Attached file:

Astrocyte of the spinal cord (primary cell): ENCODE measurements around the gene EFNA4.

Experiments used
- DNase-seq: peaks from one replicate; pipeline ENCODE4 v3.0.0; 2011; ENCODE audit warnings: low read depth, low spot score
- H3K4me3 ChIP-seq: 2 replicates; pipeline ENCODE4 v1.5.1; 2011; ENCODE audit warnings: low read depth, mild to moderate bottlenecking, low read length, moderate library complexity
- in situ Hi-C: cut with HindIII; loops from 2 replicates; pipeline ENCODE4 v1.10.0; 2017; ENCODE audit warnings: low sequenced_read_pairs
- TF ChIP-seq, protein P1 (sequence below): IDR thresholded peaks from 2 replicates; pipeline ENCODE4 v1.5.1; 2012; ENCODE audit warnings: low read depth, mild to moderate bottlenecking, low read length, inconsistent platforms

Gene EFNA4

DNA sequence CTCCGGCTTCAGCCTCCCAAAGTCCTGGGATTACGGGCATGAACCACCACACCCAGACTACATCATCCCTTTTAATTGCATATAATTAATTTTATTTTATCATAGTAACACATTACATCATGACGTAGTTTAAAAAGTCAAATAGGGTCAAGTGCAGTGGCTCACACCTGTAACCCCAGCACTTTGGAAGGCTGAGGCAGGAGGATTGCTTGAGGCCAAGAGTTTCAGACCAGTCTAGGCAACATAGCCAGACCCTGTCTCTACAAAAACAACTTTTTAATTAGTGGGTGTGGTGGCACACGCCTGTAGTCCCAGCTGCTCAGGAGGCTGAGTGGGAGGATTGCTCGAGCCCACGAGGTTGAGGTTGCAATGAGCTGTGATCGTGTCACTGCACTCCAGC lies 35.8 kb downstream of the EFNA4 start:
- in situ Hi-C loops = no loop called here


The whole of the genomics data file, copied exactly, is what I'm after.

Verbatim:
Astrocyte of the spinal cord (primary cell): ENCODE measurements around the gene EFNA4.

Experiments used
- DNase-seq: peaks from one replicate; pipeline ENCODE4 v3.0.0; 2011; ENCODE audit warnings: low read depth, low spot score
- H3K4me3 ChIP-seq: 2 replicates; pipeline ENCODE4 v1.5.1; 2011; ENCODE audit warnings: low read depth, mild to moderate bottlenecking, low read length, moderate library complexity
- in situ Hi-C: cut with HindIII; loops from 2 replicates; pipeline ENCODE4 v1.10.0; 2017; ENCODE audit warnings: low sequenced_read_pairs
- TF ChIP-seq, protein P1 (sequence below): IDR thresholded peaks from 2 replicates; pipeline ENCODE4 v1.5.1; 2012; ENCODE audit warnings: low read depth, mild to moderate bottlenecking, low read length, inconsistent platforms

Gene EFNA4

DNA sequence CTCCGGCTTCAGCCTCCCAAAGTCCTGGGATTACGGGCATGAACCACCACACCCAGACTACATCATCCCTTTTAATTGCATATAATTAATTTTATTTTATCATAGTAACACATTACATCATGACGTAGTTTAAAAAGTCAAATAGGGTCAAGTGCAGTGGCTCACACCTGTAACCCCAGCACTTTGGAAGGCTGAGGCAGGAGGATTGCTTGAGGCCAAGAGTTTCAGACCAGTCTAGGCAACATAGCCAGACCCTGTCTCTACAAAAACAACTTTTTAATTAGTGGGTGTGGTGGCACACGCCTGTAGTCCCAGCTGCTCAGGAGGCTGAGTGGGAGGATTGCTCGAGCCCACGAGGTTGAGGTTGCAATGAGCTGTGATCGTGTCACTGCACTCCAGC lies 35.8 kb downstream of the EFNA4 start:
- in situ Hi-C loops = no loop called here